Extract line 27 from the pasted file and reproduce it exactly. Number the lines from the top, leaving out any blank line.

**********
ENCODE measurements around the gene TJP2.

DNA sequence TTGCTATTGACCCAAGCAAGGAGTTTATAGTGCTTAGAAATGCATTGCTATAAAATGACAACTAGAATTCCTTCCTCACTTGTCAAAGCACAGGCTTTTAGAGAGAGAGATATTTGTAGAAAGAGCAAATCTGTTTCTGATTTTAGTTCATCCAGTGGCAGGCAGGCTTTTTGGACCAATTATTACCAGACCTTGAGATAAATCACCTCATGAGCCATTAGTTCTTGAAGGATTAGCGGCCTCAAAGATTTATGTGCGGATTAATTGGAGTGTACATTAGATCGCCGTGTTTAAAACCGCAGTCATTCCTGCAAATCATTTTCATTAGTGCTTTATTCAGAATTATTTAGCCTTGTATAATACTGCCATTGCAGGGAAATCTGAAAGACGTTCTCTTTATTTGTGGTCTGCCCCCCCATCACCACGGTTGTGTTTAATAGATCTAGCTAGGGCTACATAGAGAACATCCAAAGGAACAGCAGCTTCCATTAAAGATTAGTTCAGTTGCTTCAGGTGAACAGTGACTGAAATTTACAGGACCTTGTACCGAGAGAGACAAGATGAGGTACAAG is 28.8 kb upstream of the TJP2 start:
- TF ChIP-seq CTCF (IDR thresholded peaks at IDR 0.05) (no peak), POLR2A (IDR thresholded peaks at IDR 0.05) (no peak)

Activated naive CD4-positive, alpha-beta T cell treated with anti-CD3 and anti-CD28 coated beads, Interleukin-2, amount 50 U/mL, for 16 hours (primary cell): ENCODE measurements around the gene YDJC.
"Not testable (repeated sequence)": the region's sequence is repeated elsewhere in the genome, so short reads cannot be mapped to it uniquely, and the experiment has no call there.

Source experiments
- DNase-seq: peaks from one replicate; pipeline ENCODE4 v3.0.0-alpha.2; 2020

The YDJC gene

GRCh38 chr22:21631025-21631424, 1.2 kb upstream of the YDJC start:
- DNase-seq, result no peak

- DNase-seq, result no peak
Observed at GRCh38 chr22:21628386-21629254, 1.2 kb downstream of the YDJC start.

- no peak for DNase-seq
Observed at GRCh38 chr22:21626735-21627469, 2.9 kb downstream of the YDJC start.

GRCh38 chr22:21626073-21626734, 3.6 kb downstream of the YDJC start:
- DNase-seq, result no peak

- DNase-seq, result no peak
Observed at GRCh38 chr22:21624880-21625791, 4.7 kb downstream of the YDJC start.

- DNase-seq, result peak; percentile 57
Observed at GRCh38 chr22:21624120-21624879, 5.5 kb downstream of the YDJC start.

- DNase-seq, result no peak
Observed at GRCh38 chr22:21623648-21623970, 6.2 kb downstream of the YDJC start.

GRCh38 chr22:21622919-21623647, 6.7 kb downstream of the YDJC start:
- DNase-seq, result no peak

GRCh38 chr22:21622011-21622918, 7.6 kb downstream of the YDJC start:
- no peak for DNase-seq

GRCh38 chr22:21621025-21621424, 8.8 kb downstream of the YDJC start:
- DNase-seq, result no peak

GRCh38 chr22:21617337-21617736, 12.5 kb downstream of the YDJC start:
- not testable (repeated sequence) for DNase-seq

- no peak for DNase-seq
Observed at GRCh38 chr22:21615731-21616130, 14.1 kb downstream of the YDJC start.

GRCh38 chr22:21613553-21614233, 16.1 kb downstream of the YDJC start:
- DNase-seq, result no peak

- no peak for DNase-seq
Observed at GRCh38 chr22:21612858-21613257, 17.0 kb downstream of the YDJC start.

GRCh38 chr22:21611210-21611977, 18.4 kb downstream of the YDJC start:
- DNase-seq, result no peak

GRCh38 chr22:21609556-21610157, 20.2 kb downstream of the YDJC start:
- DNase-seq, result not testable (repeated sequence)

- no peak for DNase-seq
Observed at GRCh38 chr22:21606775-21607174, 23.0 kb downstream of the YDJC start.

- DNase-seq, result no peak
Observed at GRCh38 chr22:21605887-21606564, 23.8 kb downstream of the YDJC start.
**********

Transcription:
GRCh38 chr22:21621025-21621424, 8.8 kb downstream of the YDJC start: